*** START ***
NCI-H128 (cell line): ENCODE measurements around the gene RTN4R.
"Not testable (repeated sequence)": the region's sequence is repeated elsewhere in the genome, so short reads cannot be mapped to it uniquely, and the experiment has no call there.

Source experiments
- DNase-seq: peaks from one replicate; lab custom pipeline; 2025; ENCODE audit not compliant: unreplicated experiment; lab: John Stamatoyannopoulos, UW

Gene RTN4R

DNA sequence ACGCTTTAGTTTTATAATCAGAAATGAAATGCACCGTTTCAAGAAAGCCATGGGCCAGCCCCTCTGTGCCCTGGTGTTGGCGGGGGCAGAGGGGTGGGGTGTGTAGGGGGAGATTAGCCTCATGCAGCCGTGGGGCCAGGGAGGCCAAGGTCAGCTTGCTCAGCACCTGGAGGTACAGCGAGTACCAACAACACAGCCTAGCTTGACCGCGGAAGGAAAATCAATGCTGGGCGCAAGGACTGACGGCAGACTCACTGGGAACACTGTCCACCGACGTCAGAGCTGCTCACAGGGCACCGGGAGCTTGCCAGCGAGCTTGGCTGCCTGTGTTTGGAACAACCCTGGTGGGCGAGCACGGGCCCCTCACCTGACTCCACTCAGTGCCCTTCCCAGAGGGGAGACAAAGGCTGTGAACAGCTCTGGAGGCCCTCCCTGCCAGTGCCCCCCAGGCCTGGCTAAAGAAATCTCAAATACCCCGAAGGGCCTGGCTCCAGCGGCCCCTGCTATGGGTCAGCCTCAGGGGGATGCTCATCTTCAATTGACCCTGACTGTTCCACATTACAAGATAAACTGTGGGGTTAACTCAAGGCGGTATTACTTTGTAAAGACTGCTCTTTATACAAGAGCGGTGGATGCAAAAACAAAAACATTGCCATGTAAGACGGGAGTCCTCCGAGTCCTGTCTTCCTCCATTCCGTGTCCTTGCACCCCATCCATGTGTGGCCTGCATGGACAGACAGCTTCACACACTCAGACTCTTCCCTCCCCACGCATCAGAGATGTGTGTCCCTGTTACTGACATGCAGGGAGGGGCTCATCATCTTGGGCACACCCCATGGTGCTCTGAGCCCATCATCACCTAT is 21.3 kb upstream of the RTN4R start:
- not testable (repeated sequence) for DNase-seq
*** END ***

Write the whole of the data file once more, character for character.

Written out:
NCI-H128 (cell line): ENCODE measurements around the gene RTN4R.
"Not testable (repeated sequence)": the region's sequence is repeated elsewhere in the genome, so short reads cannot be mapped to it uniquely, and the experiment has no call there.

Source experiments
- DNase-seq: peaks from one replicate; lab custom pipeline; 2025; ENCODE audit not compliant: unreplicated experiment; lab: John Stamatoyannopoulos, UW

Gene RTN4R

DNA sequence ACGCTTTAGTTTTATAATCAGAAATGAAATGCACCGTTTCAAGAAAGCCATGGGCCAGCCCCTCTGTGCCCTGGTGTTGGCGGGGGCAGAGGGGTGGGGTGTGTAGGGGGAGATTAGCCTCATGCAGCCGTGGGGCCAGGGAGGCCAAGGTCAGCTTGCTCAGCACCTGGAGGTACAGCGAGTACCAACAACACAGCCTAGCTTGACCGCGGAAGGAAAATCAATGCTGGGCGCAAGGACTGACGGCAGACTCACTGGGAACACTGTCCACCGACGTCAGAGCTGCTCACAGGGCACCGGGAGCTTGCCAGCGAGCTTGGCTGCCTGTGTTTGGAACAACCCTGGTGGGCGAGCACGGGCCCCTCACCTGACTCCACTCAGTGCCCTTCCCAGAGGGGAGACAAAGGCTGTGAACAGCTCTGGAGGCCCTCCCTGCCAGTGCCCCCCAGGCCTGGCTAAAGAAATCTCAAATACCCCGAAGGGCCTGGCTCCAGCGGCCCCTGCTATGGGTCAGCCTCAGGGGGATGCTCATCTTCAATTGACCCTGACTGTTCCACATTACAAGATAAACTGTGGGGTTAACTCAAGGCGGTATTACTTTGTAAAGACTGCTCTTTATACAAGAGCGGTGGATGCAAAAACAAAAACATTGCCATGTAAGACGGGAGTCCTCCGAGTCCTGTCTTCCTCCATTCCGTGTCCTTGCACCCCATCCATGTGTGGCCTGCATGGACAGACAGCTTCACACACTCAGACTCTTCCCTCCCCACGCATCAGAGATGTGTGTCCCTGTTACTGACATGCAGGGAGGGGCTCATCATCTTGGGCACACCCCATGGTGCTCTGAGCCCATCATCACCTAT is 21.3 kb upstream of the RTN4R start:
- not testable (repeated sequence) for DNase-seq